The Committees on Arms Export Controls (CAEC) launch an inquiry into the use of UK-manufactured arms in the conflict in Yemen.
The inquiry will look at the size of arms sales to the gulf region and ask questions about the role the trade plays in advancing UK interests there. It will also examine if weapons manufactured in the UK have been used by the Royal Saudi Armed Forces in Yemen, if any arms export licence criteria have been infringed and discuss what action should be taken in such cases.
The four House of Commons Select Committees that comprise the CAEC are: the Business, Innovation and Skills Committee, the Defence Committee, the Foreign Affairs Committee and the International Development Committee and was first formed in 1999. Its remit is to examine the Government's expenditure, administration and policy on strategic exports, specifically the licensing of arms exports and other controlled goods.
Committee chairman, Chris White, said:
"The defence and security industry is one of the UK’s most important exporters, however it is vital that its financial success does not come at a cost to the nation’s strategic interests. We have launched this inquiry to understand what role UK-made arms are playing in the on-going conflict in Yemen. Have the criteria set by the government for granting arms export licences in the region been respected and what should be the consequences if they have not? We will also ask if greater consideration should be given to the impact that arms sales have on the sustainable development of the regions where they are bought, and may be used, and the role the Department for International Development should play in this assessment."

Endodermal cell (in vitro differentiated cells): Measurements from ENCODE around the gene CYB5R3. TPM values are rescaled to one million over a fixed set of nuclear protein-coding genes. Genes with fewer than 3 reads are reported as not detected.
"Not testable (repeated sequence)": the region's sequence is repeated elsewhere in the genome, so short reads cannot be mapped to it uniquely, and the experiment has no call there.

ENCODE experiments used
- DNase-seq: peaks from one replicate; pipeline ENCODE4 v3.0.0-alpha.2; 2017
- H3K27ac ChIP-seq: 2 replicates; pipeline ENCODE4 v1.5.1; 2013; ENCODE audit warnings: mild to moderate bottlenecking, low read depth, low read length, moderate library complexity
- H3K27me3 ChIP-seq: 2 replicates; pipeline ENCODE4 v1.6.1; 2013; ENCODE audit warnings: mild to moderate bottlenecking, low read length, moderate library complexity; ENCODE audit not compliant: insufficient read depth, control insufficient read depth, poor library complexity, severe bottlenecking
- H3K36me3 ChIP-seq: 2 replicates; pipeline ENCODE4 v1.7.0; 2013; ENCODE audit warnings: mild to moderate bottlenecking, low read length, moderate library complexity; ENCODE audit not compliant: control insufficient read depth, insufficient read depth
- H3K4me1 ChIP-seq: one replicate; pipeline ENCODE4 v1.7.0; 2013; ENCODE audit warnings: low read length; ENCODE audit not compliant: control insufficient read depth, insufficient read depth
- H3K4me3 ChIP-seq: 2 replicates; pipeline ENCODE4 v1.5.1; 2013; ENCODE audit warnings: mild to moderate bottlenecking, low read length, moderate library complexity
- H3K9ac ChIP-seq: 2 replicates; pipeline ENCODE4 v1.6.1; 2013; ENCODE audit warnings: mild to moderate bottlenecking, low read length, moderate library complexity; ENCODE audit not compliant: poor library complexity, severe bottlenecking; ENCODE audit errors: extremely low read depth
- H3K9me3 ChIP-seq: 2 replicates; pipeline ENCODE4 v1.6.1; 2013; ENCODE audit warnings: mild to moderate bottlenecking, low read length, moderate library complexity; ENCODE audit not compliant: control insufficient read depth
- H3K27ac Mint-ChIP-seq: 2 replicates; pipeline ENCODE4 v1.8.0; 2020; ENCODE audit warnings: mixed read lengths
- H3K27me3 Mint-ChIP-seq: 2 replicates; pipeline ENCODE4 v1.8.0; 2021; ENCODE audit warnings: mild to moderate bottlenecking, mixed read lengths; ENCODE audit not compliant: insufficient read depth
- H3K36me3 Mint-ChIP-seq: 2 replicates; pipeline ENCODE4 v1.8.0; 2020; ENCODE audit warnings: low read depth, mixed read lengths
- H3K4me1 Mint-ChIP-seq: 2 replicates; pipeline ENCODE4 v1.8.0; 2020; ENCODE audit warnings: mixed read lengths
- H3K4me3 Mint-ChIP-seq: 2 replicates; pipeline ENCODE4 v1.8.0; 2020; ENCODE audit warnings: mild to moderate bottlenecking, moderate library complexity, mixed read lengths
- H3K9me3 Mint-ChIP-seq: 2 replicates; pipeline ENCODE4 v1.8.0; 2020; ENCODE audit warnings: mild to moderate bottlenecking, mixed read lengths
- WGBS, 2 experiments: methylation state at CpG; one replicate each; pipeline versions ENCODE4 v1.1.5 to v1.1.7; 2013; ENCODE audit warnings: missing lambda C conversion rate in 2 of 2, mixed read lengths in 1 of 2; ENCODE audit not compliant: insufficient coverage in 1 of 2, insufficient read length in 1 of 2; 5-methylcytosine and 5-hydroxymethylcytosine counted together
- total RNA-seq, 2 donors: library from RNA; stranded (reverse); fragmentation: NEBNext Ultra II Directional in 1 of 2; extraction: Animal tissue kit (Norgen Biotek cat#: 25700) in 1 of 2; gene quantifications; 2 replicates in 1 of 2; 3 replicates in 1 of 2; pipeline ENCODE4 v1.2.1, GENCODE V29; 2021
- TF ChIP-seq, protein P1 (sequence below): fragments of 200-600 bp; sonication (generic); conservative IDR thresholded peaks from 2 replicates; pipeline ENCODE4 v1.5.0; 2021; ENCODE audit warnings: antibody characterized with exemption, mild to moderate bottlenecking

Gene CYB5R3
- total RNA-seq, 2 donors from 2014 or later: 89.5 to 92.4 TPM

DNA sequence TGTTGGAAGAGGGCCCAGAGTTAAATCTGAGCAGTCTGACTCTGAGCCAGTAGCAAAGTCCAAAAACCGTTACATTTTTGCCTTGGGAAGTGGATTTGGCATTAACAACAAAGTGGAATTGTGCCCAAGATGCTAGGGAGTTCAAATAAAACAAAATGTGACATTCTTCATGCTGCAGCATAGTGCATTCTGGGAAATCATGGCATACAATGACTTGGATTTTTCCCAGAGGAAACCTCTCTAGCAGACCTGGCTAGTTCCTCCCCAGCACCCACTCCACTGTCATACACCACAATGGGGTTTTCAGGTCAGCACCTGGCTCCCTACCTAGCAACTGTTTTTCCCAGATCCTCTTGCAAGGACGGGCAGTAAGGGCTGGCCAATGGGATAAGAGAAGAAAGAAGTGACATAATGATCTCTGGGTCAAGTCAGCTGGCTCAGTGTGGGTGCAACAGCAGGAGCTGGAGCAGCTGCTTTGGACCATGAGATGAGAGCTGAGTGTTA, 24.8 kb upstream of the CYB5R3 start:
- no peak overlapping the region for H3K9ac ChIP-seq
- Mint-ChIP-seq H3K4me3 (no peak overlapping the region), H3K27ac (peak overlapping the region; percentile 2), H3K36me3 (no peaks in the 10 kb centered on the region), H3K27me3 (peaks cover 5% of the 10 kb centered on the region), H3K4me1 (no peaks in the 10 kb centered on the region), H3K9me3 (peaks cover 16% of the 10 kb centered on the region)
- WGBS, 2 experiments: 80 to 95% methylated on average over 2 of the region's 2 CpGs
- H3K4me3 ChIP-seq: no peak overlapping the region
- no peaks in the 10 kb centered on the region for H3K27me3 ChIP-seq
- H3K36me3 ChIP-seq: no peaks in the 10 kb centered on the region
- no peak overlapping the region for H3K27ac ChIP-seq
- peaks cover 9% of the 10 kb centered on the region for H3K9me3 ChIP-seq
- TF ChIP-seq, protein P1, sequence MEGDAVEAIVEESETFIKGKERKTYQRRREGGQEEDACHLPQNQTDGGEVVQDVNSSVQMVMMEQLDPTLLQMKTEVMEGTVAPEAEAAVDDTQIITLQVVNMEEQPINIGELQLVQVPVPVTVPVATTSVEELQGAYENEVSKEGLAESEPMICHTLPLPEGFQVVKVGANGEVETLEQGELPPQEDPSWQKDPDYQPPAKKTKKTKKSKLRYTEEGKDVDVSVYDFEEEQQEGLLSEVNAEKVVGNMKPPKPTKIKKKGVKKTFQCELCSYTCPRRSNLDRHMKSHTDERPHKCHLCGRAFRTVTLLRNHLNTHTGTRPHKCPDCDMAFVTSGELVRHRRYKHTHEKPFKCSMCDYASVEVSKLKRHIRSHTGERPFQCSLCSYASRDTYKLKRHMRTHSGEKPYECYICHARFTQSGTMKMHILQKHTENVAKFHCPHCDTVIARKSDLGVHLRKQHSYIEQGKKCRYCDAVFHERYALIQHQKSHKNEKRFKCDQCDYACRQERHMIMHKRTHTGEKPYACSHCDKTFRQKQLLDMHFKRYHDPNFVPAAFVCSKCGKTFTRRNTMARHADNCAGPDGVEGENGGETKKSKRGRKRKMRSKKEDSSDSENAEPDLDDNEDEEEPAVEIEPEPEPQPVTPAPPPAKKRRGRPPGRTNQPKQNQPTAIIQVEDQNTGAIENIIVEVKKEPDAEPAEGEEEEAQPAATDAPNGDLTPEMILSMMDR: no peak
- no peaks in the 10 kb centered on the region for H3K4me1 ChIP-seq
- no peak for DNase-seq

Terms of reference
Written submissions are invited on the following issues:
- What are the UK’s strategic interests in the region and wider afield? To what extent and how are those strategic interests being advanced?
- What significance does the region play in terms of the UK defence and security industry?
- Are UK-manufactured arms being used by the Royal Saudi Armed Forces in the conflict in Yemen?
- Have there been any infringements of the UK Government’s criteria for the granting of arms export licences with regard to the use of UK-manufactured arms in Yemen? If so, what should be done as a consequence?
- Should DfID’s formal involvement in granting arms export licences be extended to consider the impact on the sustainable development of both the recipient country and countries where British arms may ultimately be used?
The deadline for written submissions is 25 March 2016.